It’s tempting to view the Alpina B5 GT as an answer to the BMW M5 CS, but the clue is in the name. The Alpina is badged ‘Grand Touring’ while the M car is designated ‘Club Sport’.
You can therefore guarantee that while the CS has (very successfully) gone off in search of pastures more hardcore compared with the regular BMW M5, this new B5 GT will retain much the same perfectly restrained persona as the existing model.
Fundamentally, so little has changed that the B5 GT will actually replace the B5 Bi-Turbo; there will be no ‘regular’ B5. Perhaps, then, it’s better to think of the GT as what Alpina would have usually named the B5 S – the ‘S’ often being added for the mid-life facelift, along with more power and small chassis tweaks.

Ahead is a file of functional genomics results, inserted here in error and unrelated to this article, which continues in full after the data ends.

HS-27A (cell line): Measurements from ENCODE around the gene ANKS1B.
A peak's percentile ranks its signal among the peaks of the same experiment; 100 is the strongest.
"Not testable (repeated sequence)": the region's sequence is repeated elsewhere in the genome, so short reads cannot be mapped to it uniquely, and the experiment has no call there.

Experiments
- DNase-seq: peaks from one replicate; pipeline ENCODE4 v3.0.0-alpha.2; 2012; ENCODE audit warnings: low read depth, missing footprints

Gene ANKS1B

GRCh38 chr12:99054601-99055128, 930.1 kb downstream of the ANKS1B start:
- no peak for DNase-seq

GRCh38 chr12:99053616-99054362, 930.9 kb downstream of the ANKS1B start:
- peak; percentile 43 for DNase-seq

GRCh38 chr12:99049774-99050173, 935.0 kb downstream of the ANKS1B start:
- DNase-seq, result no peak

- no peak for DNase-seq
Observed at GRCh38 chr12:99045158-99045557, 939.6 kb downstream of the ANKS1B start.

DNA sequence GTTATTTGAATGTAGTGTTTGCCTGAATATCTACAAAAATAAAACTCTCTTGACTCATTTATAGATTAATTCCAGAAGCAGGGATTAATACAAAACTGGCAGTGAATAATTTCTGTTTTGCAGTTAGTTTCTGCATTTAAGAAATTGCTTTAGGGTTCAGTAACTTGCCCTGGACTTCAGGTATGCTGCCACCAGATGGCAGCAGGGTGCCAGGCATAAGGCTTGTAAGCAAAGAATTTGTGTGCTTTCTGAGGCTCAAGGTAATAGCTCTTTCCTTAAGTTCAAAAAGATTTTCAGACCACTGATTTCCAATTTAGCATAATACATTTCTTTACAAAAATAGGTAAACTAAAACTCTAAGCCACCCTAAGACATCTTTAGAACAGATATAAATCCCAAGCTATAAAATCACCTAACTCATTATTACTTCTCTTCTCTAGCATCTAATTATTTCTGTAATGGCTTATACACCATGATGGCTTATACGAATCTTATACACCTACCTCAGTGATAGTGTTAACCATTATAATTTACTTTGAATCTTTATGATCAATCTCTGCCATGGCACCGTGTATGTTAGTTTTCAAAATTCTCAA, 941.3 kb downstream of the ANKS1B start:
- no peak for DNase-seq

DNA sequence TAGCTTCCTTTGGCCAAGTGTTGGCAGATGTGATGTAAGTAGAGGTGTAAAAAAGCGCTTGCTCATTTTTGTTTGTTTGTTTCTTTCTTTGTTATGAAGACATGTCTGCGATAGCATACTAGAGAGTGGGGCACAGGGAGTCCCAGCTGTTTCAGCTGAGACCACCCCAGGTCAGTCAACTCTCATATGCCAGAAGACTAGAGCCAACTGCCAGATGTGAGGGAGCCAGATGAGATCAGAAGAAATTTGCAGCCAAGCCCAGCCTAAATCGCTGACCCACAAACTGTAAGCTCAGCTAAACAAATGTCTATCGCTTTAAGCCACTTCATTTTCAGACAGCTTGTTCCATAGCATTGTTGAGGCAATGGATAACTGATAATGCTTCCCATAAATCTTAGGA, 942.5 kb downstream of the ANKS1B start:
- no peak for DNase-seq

As for the limited run of 250 cars (versus about 1000 for the M5 CS), it’s an infinitesimal amount by the standards of the regular 5 Series Touring but is probably about what Alpina would expect to sell anyway.
For the E60 generation, only 179 examples of the post-facelift B5 S were sold across both the saloon and wagon. For the F10 generation, just 366 cars were sold during the entire production run, including the 50 examples of B5 Bi-Turbo Edition 50.
Not that this should dilute just what a deeply special car the B5 GT should turn out to be. The sumptuous cabin, 626lb ft(!), gently enhanced dynamics and those ‘Marron Volciano’ wheels. Its little B3 brother will edge it on B-roads, but everywhere else the GT will be king.